Rated fuel economy for the new generation RAV4 hybrid is nothing short of impressive, with 5.8L/100KM happening in the city, and 6.3L/100KM happening on the highway. Observed economy over a week of mixed driving managed to beat these numbers, with 5.7L/100KM. All it took to achieve this value was to be more mindful of the hybrid system, and backing off the accelerator to encourage the gas engine to shut off. This isn’t an extreme hypermiling technique, and doesn’t necessarily require drivers to go dangerously slow on the road. Fuel tank capacity is 55 litres, which could mean up to 1,000 kilometres of range between fillups!
On the road, the 2019 RAV4 is greatly improved in terms of driving dynamics. With Chief Executive Officer Akio Toyoda decreeing that all new products must be fun to drive, the effort put into the latest Toyota New Global Architecture platform is paying great dividends. Add to that the sport tuned suspension of the XSE packages (the struts and shock absorbers are blue!), and the end result is a crossover sport utility that handles very much like a conventional car. When throwing the car into turns, body roll is surprisingly absent, and the RAV4 takes corners as flat as a pancake. Contrary to Toyota stereotypes of the past, the new chassis is wonderful, and can easily be regarded as an industry-best. Yes – it can even be more fun than a Mazda CX-5, with better fuel economy to boot!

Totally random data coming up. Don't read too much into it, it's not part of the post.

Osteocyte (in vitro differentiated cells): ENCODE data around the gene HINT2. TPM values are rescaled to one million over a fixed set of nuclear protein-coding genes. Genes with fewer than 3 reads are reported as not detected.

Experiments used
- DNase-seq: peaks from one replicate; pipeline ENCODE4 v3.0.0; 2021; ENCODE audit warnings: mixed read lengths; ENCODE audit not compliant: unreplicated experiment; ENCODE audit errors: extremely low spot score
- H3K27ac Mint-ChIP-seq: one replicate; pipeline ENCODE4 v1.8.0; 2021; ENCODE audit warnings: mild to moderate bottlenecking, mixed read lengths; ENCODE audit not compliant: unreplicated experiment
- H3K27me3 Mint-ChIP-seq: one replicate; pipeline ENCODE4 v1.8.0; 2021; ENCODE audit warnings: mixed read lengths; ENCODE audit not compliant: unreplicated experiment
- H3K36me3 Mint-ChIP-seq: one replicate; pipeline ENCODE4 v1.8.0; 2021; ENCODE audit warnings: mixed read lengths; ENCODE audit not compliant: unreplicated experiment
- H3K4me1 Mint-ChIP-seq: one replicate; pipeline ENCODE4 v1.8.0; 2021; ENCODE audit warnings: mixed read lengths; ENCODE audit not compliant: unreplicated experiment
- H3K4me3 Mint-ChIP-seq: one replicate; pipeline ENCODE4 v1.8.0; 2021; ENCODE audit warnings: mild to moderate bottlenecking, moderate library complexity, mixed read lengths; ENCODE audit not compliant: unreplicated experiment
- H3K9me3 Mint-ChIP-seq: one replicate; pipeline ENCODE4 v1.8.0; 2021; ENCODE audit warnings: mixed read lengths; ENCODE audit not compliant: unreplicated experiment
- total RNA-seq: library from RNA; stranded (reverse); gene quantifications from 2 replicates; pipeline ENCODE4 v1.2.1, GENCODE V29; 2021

After spending a week with the 2019 Toyota RAV4 Hybrid XSE Technology, we came away thoroughly impressed with Toyota’s accomplishments with their newest bread-and-butter product. Not only is it a good value for money compared to the model it replaces, it turns out that it’s a good driver’s car with kickass fuel economy to boot. With a price delta of only $1,400 for hybrids, it’s an absolute no brainer on any shopping list, and most drivers will pay that amount back within the car’s warranty period. The hybrid addresses a few of our refinement concerns with the conventional gasser RAV4, and we foresee it being nominated for some year-end awards at minimum. Our hat is off to you, Toyota.